How has this happened and what does it mean for running as a competitive sport? And, is the association of distance running and the marathon necessarily wrong (should all distance runners aim to try a marathon in their future)?

The coincidence of the mainstream mass-popularity of the marathon in North America and Europe and the decline of running as a serious sport in these places (as evidenced, e.g., by relative and absolute declines in elite and serious recreational performance levels) is, like the simultaneous increase in youth participation and the sharp decline of prime-age competitors in places like Canada over the past 15-20 years, a paradox in need of reconciliation. How can it be that the second "running boom", unlike the first one-- the "jogging" craze set off in North American, many would say, by Frank Shorter's victory in the Munich Olympic marathon-- has failed to produce a corresponding increase in the number of serious competitors and in performance levels? This is particularly puzzling in the case of women, whose new-found interest in beginner's running clinics, and willingness to pay the increasingly steep cost of entering races, have been the engine of this new boom. In the 70s boom, women were also important players, albeit more as ground-breakers at the elite level than as place-fillers. The achievement of parity with men in terms of racing distances (as recently as 1972, the longest championship event for women was 1500m), including the inauguration of a women's Olympic marathon, and the professionalization of road racing for both genders, was in large part the legacy of a storming of the distance running scene by a cadre of remarkable female athletes-- people like Joan Benoit, Grete Waitz, Ingrid Kristiassen, and Rosa Mota, to name just a few-- during the 70s and 80s. As a product of this first boom myself, and as an avid reader of the magazines and books it spawned, I recall the frequency of the "fitness jogger to superstar" story line among elite women road racers in those days. This first boom, it seemed, was an immediate driver-- rather than simply a facilitator-- of elite women's running, or at least road racing, in that relatively fewer of the sport's big female names seem to have been serious, elite competitors in the age class ranks. The first running boom both drew women into the sport and dramatically raised the level and depth of performance standards, precisely as one would expect.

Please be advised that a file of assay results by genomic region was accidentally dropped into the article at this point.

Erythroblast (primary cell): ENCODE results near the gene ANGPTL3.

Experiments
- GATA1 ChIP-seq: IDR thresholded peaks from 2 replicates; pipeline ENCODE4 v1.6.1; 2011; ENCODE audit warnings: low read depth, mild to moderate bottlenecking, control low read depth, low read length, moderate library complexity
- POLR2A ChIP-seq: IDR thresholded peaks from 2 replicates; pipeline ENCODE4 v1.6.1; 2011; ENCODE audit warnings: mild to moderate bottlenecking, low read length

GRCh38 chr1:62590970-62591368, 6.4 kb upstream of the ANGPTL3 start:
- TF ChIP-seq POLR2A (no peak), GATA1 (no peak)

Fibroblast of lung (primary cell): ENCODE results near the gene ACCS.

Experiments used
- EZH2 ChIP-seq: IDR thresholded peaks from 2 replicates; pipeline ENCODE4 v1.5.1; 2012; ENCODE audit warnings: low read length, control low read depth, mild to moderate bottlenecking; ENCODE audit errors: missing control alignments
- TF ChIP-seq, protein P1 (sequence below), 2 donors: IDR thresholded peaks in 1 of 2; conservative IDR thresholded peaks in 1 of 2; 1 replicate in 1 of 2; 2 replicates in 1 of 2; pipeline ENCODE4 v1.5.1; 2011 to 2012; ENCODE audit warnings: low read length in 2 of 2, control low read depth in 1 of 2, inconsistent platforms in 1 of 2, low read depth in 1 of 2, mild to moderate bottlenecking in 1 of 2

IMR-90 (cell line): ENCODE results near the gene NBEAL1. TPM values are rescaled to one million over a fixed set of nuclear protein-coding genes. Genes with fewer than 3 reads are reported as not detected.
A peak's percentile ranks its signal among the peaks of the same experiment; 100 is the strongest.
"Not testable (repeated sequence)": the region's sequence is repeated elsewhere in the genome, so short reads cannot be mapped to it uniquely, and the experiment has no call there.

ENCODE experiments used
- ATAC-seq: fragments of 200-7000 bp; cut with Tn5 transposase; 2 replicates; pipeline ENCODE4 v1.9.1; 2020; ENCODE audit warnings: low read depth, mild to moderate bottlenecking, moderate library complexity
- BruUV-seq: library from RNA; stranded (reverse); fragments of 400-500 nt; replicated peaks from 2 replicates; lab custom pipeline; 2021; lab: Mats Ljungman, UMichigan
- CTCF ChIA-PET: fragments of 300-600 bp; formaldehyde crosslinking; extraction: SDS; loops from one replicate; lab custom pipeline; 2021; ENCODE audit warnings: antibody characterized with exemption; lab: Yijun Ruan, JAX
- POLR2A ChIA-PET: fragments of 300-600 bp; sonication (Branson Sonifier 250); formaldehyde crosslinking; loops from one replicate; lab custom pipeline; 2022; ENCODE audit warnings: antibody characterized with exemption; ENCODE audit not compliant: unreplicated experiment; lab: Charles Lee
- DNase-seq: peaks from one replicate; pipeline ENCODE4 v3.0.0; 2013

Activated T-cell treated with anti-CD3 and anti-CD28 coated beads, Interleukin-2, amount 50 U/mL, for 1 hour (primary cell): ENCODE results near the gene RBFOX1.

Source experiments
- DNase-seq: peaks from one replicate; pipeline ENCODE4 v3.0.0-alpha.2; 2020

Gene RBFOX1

The paradox of running's second boom where performance is concerned can be explained, I think, in terms of its principle drivers-- the urban road race (often a marathon) as charity and/or tourist "event", and the "learn to run" business-- which often operate in symbiosis. During the first boom, road races were principally athletic contests. The most successful of these early races-- the Peachtree 10k in Atlanta, The Boilermaker 15k in Utica, the Bloomsday 12k in Spokane, the Bay To Breakers in San Francisco and, of course, the New York City Marathon-- certainly managed to attract significant numbers. In their early days, however, these races were first and foremost footraces, rather than community fitness/charity "events". Participants, whatever their age or gender, attempted to race them rather than simply complete them, and it was considered a token of failure to be reduced to walking at any point. Today, by contrast, a significant portion of the fields in these and other races aim only to cross the finish line under their own power, and often actually plan to walk significant portions of the course. This shift is amply documented in the vastly increased average finish times for almost all major road races today.